The Pitch: One night in Kansas, circa 2006, a young couple struggling to conceive have their prayers answered when a small spaceship crashes into their property, sheltering a newborn baby boy within it. Tori (Elizabeth Banks) and Kyle Breyer (David Denham) decide to raise the child as their own, never considering Brandon (Jackson A. Dunn) as anything other than their son. But on Brandon’s 12th birthday, he begins to go through the kind of changes that all young men do, along with a few that most don’t. As Brandon’s behavior grows increasingly aggressive, and violent incidents begin to pile up around the sleepy town of Brightburn, the Breyers are forced to confront the possibility that Brandon’s arrival may not have been a miracle, so much as a warning.
Preteen of Steel: Sound familiar? To its credit, Brightburn makes no bones about its existence as a riff on the Superman legend. From the alien spacecraft/womb to the red cape to the existential terror of a being more powerful than ourselves arriving on Earth, director David Yarovesky‘s feature is immersed in the instantly familiar details of one of comic lore’s most iconic origin stories. Yet as it progresses, Brightburn becomes increasingly less interested in deconstructing the character (and audiences’ expectations of it) and more in addressing, in gruesome detail, how goddamn scary Superman would be if he decided that humanity was worthless to him.
The screenplay, by Brian and Mark Gunn, begins with a compelling hook: what if a teenage boy, full of unchecked lust and rage, was told by the voices in his head that the world (and everybody in it) were his right to own, control, and even destroy? At times there’s a bracing modern analogy drawn through Brightburn; even as both his parents and the locals begin to grow increasingly worried about Brandon’s aggressive and erratic behavior, his unveiled threats and leering tendencies are written off as nothing more than a growing young man working through his feelings.
The early scenes carry a different kind of dread, one separate from the alien-with-superpowers variety that Brightburn ultimately embraces as it goes on. When Brandon crushes a female classmate’s hand for rejecting his advances, or manipulates Tori’s unyielding affection to talk his way out of trouble at school, there’s a gnawing sense of unease, one largely derived from the total plausibility of so much of the film’s setup. Up to a point, Brightburn is a movie about the potential consequences of assuming that boys are just being boys.
Supersploitation: Beyond that point, however, Brightburn is a horror movie of a much sleazier mold, and that contradiction between its two tones is where most of the trouble emerges. Given that the film is written by two Gunn brothers and produced by James himself, the Troma influence within the film is strong. This is the kind of horror feature where bodies are mangled but don’t die right away, where fluorescent light tubes burst into open eyeballs (in extreme close-up, no less) and shots linger on the worst parts of a car crash’s impact. Whatever deeper dramatic ideas Brightburn offers up are treated as window dressing after a while, dramatic background for watching a 12-year-old with heat vision slaughter innocents in graphic detail.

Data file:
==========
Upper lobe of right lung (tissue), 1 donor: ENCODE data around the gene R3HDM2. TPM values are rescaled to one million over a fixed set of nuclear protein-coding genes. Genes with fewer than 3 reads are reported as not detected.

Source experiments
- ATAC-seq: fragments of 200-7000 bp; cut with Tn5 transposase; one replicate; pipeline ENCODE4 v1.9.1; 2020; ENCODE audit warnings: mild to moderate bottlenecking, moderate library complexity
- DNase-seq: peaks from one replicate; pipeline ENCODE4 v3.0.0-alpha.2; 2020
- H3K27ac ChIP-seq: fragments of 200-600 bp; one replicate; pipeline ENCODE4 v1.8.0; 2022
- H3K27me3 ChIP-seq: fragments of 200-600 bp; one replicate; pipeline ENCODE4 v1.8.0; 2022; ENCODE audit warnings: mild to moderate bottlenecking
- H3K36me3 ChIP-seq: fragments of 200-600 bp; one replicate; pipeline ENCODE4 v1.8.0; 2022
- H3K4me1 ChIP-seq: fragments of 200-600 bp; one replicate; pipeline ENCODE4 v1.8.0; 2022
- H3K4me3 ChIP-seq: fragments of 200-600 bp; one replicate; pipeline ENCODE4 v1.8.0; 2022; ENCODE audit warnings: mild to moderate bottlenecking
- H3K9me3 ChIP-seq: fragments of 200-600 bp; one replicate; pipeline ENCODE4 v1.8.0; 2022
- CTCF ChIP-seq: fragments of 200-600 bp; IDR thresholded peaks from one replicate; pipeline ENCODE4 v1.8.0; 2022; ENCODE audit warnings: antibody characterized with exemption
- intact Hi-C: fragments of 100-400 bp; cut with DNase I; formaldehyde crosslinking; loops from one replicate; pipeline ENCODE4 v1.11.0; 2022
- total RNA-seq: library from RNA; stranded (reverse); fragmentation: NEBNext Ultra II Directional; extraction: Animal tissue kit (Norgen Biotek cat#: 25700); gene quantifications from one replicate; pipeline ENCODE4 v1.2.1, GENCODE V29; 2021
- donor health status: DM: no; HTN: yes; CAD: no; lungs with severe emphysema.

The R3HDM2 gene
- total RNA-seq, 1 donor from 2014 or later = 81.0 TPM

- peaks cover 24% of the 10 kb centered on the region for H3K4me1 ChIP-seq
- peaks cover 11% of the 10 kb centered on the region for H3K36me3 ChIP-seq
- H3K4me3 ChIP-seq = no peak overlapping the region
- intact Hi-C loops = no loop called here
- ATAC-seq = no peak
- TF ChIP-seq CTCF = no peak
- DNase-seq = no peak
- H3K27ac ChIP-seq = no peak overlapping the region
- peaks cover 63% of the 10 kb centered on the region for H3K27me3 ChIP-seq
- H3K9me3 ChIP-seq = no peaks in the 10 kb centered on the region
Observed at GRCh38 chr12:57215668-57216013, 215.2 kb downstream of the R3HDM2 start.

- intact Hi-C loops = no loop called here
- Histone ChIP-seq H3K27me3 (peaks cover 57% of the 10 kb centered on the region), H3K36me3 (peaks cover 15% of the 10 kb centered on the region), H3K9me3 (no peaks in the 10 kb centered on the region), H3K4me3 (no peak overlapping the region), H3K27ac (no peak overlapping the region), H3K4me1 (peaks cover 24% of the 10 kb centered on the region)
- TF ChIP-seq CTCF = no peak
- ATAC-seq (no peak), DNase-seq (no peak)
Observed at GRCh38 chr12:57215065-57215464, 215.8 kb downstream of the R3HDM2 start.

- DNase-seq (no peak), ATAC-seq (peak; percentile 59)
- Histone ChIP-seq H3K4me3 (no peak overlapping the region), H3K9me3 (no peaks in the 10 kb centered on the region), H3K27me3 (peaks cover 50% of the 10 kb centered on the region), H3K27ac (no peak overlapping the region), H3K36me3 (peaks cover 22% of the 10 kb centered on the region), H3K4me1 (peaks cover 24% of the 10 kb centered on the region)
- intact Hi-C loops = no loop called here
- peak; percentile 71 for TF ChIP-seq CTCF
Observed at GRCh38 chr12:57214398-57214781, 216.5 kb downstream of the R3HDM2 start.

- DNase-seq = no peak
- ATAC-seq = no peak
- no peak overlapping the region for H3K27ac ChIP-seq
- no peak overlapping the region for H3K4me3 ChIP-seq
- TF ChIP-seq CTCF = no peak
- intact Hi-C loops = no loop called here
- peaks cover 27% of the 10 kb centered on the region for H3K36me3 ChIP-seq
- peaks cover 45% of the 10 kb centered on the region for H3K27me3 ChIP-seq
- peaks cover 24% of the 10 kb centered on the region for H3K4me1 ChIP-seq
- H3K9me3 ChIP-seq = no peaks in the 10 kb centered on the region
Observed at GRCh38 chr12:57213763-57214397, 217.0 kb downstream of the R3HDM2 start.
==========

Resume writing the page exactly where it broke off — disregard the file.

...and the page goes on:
It renders the film unsettling in ways both intentional and arguably not; in short, there will be audiences who find a great deal of appeal in a preteen boy mowing down anything that defies him, and those who will reject the film entirely for the same reason. Yet Brightburn ultimately attempts to split the difference by appealing to both gorehounds and to those who like to “read” their genre movies, even as it’s much more invested in the former. As the film goes on, it’s left in the curious position of being at once an effective vessel for the kind of jaw-dropping (and -separating) shocks grindhouse lovers will appreciate, and a letdown given the intrigue of its earlier, more thoughtful ideas.
The Verdict: Brightburn offers a variant on the Rorschach test for moviegoers: depending on what each paid to see, it’ll either deliver in abundance or leave them wanting. It’s a nasty piece of work, and one that at the very least stands as an active interruption of the escapist, family-friendly superhero fare currently dominating the industry. Brightburn earns its R rating early and often, offering a vision of superheroics that will rightfully terrify starry-eyed young fans of the genre. (There is no sense in which this isn’t aimed directly at an adolescent audience, R rating or not.) It feels born from the conversations young comic book fans sometimes get into, lengthy debates about what superpowers could really do if they weren’t typically sanded down for the sake of a wide audience.
It’s escapist fare, at least for those who take their escapism with gallons of blood, tendons, and bone. It also could have been, and verges on being, more than what it seems to be. Just like Brandon.
Where’s It Playing? Brightburn offers summer moviegoers a different kind of superhero flick starting May 24th. Be a hero and get yourself some tickets now!